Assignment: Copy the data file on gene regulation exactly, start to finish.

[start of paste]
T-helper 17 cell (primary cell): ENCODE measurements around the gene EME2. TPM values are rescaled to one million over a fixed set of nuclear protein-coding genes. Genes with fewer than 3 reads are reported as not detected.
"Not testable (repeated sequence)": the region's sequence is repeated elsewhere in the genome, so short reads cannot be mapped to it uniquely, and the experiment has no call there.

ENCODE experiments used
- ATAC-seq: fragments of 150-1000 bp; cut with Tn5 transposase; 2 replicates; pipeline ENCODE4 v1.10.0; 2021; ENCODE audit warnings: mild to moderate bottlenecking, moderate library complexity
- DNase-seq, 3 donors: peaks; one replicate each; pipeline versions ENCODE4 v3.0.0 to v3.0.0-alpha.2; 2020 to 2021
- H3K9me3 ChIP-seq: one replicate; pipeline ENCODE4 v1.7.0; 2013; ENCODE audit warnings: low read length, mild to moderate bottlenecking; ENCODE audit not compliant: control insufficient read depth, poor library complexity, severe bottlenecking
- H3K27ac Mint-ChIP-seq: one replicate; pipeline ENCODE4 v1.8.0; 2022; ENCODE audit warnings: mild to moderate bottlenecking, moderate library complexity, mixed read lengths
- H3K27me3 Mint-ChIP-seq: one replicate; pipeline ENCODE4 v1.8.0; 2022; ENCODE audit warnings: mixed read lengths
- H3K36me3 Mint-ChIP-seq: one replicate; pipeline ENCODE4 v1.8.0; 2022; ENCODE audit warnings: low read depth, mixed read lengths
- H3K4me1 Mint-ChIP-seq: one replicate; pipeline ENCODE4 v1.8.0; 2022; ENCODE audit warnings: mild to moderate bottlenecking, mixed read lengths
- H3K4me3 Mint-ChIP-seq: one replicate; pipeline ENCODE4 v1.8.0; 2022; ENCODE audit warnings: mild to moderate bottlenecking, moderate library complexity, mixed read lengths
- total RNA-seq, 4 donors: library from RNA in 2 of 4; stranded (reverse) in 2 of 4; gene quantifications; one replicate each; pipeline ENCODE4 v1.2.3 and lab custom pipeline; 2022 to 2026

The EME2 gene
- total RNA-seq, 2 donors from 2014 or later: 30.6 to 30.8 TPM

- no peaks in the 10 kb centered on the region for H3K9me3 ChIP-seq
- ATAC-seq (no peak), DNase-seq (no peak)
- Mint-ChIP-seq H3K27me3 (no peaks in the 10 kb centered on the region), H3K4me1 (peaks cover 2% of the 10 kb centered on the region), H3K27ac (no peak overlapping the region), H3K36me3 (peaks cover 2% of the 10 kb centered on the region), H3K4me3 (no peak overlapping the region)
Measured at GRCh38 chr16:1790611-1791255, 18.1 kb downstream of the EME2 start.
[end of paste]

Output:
T-helper 17 cell (primary cell): ENCODE measurements around the gene EME2. TPM values are rescaled to one million over a fixed set of nuclear protein-coding genes. Genes with fewer than 3 reads are reported as not detected.
"Not testable (repeated sequence)": the region's sequence is repeated elsewhere in the genome, so short reads cannot be mapped to it uniquely, and the experiment has no call there.

ENCODE experiments used
- ATAC-seq: fragments of 150-1000 bp; cut with Tn5 transposase; 2 replicates; pipeline ENCODE4 v1.10.0; 2021; ENCODE audit warnings: mild to moderate bottlenecking, moderate library complexity
- DNase-seq, 3 donors: peaks; one replicate each; pipeline versions ENCODE4 v3.0.0 to v3.0.0-alpha.2; 2020 to 2021
- H3K9me3 ChIP-seq: one replicate; pipeline ENCODE4 v1.7.0; 2013; ENCODE audit warnings: low read length, mild to moderate bottlenecking; ENCODE audit not compliant: control insufficient read depth, poor library complexity, severe bottlenecking
- H3K27ac Mint-ChIP-seq: one replicate; pipeline ENCODE4 v1.8.0; 2022; ENCODE audit warnings: mild to moderate bottlenecking, moderate library complexity, mixed read lengths
- H3K27me3 Mint-ChIP-seq: one replicate; pipeline ENCODE4 v1.8.0; 2022; ENCODE audit warnings: mixed read lengths
- H3K36me3 Mint-ChIP-seq: one replicate; pipeline ENCODE4 v1.8.0; 2022; ENCODE audit warnings: low read depth, mixed read lengths
- H3K4me1 Mint-ChIP-seq: one replicate; pipeline ENCODE4 v1.8.0; 2022; ENCODE audit warnings: mild to moderate bottlenecking, mixed read lengths
- H3K4me3 Mint-ChIP-seq: one replicate; pipeline ENCODE4 v1.8.0; 2022; ENCODE audit warnings: mild to moderate bottlenecking, moderate library complexity, mixed read lengths
- total RNA-seq, 4 donors: library from RNA in 2 of 4; stranded (reverse) in 2 of 4; gene quantifications; one replicate each; pipeline ENCODE4 v1.2.3 and lab custom pipeline; 2022 to 2026

The EME2 gene
- total RNA-seq, 2 donors from 2014 or later: 30.6 to 30.8 TPM

- no peaks in the 10 kb centered on the region for H3K9me3 ChIP-seq
- ATAC-seq (no peak), DNase-seq (no peak)
- Mint-ChIP-seq H3K27me3 (no peaks in the 10 kb centered on the region), H3K4me1 (peaks cover 2% of the 10 kb centered on the region), H3K27ac (no peak overlapping the region), H3K36me3 (peaks cover 2% of the 10 kb centered on the region), H3K4me3 (no peak overlapping the region)
Measured at GRCh38 chr16:1790611-1791255, 18.1 kb downstream of the EME2 start.